Universal Studios Hollywood - Backlot
Fires and Storms
June 1st 2008
A huge and devastating fire destroyed a large section of backlot. At it's height over 400 firefighters were on the scene. It was reported around 4.45am in the chapel on New England Street and spread rapidly through the New York Street facades. It was not fully extinguished until almost 17 hours later. Areas destroyed or damaged:
- King Kong attraction show building (the fire spread from adjacent buildings via the roof, so the sprinkler systems were defeated).
- Courthouse Square (at least two sides of the square are destroyed - the Courthouse itself, once again, was spared).
- New York Street
- New England Street
- Video Vaults adjacent to New York Street. As duplicate copies were kept elsewhere, no material was believed to have been lost forever. The film vaults are elsewhere and were not affected. The studio's print of 1998 Robin Williams movie What Dreams May Come was lost in the fire - after a worldwide search, a copy was found in Europe.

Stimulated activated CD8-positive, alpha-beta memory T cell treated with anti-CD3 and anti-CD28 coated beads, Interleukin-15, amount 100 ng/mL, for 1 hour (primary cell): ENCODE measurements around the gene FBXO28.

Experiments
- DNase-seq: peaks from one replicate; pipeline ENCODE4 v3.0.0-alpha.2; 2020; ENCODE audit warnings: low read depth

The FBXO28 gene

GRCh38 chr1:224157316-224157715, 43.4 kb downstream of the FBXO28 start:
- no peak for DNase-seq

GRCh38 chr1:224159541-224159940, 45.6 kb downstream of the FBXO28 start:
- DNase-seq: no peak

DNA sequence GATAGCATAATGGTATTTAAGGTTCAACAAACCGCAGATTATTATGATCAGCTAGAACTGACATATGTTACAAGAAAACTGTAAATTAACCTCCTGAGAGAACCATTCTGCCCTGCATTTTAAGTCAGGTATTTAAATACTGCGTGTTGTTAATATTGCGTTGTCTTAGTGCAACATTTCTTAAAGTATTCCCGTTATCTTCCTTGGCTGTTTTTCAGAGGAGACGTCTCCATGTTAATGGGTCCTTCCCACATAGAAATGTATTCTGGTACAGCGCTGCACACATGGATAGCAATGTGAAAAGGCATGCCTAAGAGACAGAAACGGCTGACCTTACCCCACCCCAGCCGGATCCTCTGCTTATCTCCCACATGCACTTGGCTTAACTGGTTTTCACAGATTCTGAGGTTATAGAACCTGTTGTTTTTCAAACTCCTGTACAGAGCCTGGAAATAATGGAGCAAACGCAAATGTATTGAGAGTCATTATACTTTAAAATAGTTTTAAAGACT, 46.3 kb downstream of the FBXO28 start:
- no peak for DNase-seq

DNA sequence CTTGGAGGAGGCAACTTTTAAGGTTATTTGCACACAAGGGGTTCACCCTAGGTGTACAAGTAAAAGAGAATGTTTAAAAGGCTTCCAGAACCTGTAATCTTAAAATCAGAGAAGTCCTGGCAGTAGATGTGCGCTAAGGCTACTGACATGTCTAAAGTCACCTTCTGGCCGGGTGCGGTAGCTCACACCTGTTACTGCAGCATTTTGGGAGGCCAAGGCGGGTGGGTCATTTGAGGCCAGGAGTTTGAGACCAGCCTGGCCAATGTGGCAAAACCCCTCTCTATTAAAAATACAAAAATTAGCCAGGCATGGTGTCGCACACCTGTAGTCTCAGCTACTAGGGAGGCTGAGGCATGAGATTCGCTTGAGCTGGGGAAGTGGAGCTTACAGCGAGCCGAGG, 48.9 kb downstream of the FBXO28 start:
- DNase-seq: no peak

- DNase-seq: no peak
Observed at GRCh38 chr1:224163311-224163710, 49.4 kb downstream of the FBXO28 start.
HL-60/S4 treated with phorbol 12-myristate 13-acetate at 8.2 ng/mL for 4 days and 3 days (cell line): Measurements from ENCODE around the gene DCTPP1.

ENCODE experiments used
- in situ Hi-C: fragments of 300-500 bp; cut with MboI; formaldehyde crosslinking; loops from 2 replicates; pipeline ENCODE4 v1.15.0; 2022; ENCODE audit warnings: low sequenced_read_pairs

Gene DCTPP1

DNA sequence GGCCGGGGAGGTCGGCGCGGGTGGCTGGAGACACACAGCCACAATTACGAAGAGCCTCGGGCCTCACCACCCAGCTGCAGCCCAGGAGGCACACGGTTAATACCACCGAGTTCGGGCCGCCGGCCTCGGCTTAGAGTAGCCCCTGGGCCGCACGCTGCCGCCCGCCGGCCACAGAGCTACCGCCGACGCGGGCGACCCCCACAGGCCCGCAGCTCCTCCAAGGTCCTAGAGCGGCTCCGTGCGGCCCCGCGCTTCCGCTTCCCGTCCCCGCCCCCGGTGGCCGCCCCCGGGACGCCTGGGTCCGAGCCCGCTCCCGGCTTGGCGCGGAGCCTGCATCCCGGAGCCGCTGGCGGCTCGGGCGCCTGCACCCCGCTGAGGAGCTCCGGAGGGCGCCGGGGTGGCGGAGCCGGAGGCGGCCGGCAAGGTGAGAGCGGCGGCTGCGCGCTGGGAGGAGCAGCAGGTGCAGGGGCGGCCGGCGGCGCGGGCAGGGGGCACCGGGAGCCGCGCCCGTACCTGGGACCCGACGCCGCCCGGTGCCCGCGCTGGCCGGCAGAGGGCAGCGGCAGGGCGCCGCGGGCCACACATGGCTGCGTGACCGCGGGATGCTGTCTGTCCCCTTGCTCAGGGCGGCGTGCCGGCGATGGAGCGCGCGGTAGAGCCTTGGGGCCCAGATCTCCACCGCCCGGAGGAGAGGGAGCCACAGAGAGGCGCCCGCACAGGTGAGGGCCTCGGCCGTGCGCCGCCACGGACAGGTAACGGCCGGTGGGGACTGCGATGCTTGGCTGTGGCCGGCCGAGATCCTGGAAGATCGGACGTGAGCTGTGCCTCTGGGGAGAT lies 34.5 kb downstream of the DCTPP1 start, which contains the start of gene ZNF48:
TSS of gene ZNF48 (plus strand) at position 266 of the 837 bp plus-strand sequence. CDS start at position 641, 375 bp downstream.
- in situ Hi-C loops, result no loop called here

Fire fighters are blaming water pressure problems on the spread of the fire. The fire protection features introduced after the 1990 fire were said to be not working properly. It's understood that deluge tanks were installed and designed to dump water on the facades to extinguish fire instantly. It's not known whether these functioned correctly. Water had to be taken from nearby Park Lake and Jaws Lake and from hydrants outside the studio.
Nine firefighters and a Sheriff's deputy sustained minor injuries during the fire, and from an explosion in the video vault when a bulldozer, trying to clear a path to the seat of the fire, ran over something.
The cause of the fire is now believed to have been a blowtorch used by workmen to repair the chapel roof on New England Street around 3am. They reportedly followed policy of standing watch for an hour (to spot any fire after the work) then went for a break. The fire was reported at 4.43am by a security guard. The Universal City Fire crew were on scene four minutes later, by which time a whole block of facades was engulfed.
Before / After
Photos by David Grove, with thanks